Wolford’s Cavalry

Wolford’s Cavalry

The Colonel, the War in the West, and the Emancipation Question in Kentucky

Dan Lee

Potomac Books, Lincoln, Nebraska, 2016, 312 pages

Book Review published on: May 25, 2017

Dan Lee presents Frank Wolford, a Union colonel, and his story as both unfortunate and heroic in Wolford’s Cavalry. Lee explains that Wolford’s eccentric tendencies, stubbornness, and stovepipe focus vilified him with his contemporaries, President Abraham Lincoln, and future generations. However, they also enamored him with his soldiers. Affectionately called “Old Meat Axe,” Wolford was respected by superiors and subordinates alike, and revered for his leadership, bravery, humility, charity, and fairness.

Lee suggests that criticism of Wolford, because of his staunch and now unacceptable beliefs about gender equality and slavery, be tempered by an understanding of the world in which he lived and his consequent tendencies. These tendencies provide the basis for his heroism in both the Mexican and Civil Wars (particularly as the unconventional yet respected leader of the First Kentucky Volunteer Cavalry) along with his success in the courtroom and politics. They include a great respect for fellow soldiers (friendly and enemy alike), disgust for weakness and vices, and an unending desire for justice, even if it took a little chicanery. Lee shares a story that Wolford once successfully persuaded a jury that a man poisoned himself with a fly instead of being poisoned with arsenic by his accused wife.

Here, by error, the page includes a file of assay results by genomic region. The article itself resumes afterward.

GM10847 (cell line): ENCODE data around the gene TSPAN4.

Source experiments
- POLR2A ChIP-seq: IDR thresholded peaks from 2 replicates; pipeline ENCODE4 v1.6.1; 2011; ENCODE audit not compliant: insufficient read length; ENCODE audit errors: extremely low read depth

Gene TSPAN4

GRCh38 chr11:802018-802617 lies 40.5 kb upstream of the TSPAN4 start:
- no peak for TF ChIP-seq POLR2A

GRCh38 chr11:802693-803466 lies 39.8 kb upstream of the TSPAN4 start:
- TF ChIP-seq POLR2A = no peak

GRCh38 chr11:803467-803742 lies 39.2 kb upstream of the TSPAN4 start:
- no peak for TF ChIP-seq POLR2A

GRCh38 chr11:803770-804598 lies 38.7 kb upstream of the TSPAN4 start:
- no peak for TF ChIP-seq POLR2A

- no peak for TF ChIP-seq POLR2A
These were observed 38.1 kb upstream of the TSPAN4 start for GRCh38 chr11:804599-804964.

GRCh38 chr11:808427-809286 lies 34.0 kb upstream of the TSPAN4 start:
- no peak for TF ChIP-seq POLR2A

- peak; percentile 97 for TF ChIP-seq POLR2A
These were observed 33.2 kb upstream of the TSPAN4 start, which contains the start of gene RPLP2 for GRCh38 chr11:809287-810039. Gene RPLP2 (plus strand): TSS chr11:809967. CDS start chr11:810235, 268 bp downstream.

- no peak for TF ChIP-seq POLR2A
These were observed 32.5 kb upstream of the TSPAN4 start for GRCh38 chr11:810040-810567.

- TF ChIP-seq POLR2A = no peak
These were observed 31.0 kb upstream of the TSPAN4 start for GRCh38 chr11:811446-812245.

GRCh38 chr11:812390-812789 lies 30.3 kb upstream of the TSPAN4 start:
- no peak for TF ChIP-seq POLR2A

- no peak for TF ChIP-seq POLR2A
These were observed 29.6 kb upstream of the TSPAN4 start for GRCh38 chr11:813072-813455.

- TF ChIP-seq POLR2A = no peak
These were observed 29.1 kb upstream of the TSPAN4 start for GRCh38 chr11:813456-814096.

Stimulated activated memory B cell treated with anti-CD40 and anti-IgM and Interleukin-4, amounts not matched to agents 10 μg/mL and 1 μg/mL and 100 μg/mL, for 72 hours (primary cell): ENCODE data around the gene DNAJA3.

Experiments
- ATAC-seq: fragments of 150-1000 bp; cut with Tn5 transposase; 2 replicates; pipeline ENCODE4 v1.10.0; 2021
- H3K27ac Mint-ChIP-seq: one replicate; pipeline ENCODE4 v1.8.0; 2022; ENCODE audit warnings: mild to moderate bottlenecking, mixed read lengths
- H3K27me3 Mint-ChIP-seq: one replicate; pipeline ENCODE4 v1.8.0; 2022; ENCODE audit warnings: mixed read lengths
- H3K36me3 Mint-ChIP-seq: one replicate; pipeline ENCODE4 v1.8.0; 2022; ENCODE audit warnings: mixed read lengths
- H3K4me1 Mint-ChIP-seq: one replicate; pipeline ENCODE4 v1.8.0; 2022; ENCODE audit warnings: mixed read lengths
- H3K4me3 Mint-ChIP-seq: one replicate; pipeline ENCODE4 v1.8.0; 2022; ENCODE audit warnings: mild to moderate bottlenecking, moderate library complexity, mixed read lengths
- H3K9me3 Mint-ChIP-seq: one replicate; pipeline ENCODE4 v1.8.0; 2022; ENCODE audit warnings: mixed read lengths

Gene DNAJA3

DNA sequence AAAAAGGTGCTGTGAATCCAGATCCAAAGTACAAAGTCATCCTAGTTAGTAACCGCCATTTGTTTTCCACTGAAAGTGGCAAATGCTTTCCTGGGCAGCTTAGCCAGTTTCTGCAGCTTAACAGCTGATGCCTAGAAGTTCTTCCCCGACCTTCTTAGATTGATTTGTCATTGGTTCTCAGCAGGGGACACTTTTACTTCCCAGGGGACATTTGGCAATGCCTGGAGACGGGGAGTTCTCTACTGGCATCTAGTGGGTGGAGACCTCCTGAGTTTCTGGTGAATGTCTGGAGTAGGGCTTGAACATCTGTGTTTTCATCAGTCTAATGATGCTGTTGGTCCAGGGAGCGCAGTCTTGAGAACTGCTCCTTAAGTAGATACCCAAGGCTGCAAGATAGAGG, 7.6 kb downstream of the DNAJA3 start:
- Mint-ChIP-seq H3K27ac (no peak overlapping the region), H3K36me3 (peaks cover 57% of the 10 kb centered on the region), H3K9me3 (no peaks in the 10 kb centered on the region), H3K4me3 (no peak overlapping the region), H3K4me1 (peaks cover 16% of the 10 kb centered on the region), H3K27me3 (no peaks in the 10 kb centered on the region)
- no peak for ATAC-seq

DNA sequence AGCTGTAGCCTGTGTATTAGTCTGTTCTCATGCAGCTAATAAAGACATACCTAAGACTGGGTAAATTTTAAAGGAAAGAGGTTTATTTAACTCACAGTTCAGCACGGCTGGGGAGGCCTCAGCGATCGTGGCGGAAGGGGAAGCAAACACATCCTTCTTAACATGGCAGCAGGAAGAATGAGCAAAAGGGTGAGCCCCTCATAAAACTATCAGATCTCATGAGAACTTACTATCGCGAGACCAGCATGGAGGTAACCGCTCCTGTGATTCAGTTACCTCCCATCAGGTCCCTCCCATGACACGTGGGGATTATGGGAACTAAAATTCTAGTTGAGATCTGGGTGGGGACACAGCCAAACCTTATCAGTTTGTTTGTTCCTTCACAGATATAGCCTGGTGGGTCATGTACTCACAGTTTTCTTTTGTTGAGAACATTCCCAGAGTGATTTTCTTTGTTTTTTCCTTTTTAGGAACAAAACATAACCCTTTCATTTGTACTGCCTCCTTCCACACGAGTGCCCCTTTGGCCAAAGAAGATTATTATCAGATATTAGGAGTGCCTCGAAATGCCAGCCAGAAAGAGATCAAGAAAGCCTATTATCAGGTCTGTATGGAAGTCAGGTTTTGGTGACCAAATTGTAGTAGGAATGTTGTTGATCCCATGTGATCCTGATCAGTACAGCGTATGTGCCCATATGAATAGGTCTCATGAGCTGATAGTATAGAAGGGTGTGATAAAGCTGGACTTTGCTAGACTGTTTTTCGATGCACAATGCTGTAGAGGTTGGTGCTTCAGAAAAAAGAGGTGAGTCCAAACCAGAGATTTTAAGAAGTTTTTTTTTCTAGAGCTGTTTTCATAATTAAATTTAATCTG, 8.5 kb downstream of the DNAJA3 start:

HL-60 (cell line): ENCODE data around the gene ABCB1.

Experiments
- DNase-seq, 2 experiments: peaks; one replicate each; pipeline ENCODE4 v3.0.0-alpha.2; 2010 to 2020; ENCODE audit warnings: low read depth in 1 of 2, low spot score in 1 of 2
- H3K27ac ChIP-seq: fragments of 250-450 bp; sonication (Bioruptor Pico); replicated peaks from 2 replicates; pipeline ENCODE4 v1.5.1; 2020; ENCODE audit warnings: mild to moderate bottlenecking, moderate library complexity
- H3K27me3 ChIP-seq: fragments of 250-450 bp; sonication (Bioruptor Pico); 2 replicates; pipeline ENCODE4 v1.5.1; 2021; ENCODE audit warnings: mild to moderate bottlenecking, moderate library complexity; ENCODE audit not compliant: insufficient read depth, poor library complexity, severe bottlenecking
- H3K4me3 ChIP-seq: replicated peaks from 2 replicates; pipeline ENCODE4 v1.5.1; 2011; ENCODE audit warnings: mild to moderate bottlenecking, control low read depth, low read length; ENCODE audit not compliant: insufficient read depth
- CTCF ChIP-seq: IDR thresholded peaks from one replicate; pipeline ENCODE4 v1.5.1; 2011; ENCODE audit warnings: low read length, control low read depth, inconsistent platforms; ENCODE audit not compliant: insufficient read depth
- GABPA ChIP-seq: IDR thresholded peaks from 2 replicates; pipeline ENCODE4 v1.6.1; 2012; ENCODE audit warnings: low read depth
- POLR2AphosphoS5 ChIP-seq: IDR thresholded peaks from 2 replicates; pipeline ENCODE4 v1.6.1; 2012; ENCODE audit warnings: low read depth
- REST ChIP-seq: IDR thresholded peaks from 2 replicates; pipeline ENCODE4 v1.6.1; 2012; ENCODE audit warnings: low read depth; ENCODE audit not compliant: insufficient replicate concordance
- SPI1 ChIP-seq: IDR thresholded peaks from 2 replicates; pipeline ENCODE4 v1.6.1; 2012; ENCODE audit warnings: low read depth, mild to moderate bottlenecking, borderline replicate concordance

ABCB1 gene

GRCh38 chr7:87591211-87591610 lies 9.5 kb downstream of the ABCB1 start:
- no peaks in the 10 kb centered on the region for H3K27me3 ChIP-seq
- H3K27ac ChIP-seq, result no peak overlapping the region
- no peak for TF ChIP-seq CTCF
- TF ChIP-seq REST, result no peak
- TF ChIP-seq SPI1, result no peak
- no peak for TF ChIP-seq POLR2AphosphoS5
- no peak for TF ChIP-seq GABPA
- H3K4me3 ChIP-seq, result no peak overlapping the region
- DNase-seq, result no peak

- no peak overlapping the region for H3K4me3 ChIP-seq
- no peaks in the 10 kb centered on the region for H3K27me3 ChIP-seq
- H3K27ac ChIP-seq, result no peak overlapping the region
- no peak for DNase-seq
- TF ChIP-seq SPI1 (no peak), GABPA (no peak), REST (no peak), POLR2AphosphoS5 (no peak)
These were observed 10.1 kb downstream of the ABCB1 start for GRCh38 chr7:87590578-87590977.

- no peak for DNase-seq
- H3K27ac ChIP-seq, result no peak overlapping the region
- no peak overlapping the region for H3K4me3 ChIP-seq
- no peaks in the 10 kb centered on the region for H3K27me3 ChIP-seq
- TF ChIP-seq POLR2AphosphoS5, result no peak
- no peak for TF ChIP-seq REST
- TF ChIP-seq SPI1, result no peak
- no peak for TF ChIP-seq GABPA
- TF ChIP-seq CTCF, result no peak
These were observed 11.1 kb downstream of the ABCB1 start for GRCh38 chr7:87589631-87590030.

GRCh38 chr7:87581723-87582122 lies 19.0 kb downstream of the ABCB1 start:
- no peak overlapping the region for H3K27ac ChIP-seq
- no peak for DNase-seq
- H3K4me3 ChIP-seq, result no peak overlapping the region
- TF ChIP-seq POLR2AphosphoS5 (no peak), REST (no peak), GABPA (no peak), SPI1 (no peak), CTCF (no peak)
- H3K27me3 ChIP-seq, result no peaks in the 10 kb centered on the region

All of this is set against the backdrop of Civil War-era Kentucky, with its populace attempting to balance continuing slavery while preserving the Union. This was ultimately proven impossible by Lincoln’s Emancipation Proclamation and the North’s victory. The Lincoln–Wolford interplay is highly intriguing. According to the book, during a speech, in reference to Negro enlistment in the Union Army, Wolford said that Lincoln was “wantonly trampling upon the Constitution and crushing under the iron heel of military power the rights guaranteed by that instrument.” Subsequently, Wolford was arrested and eventually dishonorably discharged from the Army.

Many of the book’s pages track Wolford and the First Kentucky Volunteer Cavalry during the Civil War. The readers wade through detailed battle accounts to be rewarded with well-formatted dives into the deeper issues of the day. If a blow-by-blow recall of cavalry battles does not keep your interest, this may not be the book for you. The book concludes with Wolford’s death, labeled by the Kentucky press as his “first surrender,” after which he was compared to regional heroes, Zachary Taylor and Davy Crockett. The reader is left with the feeling that even though morally misled, Wolford was a proud American who fought to preserve the Union.

This book requires some prior knowledge of, or willingness, to research Civil War terminology but will, however, be an enjoyable reading experience for those interested in American heroes and the contested story behind the preservation of the Union.

Book Review written by: Lt. Col. Edward “Ted” Johnson, U.S. Army, Fort Leavenworth, Kansas